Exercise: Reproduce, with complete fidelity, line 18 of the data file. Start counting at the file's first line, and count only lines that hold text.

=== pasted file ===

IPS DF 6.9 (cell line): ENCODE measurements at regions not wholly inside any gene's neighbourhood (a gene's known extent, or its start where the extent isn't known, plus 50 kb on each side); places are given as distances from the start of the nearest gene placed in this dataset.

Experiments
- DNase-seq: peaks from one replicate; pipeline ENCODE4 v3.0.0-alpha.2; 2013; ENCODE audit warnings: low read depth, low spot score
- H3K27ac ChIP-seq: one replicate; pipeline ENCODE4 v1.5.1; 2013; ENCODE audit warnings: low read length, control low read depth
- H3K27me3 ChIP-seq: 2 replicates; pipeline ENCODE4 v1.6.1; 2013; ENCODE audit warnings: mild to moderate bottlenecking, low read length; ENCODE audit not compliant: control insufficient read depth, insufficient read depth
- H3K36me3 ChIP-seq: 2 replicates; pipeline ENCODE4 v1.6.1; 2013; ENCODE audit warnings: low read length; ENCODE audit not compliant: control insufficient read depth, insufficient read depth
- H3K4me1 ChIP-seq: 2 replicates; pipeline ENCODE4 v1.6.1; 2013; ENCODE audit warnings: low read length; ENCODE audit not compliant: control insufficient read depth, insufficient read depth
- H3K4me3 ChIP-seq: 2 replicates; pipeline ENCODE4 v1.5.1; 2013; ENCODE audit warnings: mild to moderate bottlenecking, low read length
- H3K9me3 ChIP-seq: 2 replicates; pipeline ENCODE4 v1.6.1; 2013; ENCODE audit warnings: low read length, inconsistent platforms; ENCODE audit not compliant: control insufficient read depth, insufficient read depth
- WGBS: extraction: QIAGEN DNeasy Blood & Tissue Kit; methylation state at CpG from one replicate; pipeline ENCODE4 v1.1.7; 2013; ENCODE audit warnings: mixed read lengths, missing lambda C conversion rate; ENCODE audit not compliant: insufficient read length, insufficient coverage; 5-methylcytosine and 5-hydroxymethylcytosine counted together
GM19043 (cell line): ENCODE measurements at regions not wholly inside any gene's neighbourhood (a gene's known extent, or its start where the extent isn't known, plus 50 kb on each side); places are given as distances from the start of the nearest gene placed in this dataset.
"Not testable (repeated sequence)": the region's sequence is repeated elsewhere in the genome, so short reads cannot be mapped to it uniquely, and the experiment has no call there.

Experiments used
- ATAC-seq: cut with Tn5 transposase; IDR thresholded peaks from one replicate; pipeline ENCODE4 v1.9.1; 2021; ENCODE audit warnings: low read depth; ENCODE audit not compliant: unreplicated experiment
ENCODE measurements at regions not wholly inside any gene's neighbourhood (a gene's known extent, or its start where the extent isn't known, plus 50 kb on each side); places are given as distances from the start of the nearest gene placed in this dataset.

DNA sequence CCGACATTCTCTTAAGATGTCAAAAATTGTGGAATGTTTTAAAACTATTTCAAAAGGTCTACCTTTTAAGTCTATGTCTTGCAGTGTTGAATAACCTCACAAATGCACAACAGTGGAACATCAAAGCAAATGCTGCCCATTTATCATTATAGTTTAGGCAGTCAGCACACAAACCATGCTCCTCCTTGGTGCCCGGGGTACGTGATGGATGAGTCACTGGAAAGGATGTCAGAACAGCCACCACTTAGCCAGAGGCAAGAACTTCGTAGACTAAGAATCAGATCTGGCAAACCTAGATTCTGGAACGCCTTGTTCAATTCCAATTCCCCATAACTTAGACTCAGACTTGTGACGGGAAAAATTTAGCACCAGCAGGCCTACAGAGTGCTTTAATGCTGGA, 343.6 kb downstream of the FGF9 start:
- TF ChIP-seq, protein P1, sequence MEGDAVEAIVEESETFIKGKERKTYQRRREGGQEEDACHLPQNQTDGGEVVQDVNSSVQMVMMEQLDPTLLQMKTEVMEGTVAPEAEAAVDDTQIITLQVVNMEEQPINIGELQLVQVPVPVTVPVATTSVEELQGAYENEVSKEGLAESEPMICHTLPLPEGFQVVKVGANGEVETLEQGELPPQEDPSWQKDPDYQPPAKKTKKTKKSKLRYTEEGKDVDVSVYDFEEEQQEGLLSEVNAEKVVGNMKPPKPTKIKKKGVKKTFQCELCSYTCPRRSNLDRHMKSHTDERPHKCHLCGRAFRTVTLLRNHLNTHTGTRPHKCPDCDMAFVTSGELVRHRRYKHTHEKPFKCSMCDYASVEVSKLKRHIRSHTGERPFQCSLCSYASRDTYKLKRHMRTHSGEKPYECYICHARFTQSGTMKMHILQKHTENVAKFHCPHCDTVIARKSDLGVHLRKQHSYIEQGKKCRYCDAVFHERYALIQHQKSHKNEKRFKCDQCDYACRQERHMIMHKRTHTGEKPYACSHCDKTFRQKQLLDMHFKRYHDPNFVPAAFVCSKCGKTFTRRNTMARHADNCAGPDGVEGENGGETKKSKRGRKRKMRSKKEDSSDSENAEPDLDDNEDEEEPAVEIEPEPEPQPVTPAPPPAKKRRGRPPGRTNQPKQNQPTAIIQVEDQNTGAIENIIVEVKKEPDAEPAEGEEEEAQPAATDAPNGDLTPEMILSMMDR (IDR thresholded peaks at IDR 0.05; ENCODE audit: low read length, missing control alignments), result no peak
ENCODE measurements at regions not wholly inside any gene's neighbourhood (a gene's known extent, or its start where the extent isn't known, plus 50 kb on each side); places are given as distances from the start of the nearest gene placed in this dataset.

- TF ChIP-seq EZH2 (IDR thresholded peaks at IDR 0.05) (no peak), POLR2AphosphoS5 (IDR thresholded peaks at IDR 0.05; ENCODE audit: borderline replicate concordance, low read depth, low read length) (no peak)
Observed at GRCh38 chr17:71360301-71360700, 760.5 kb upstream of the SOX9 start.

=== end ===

ENCODE measurements at regions not wholly inside any gene's neighbourhood (a gene's known extent, or its start where the extent isn't known, plus 50 kb on each side); places are given as distances from the start of the nearest gene placed in this dataset.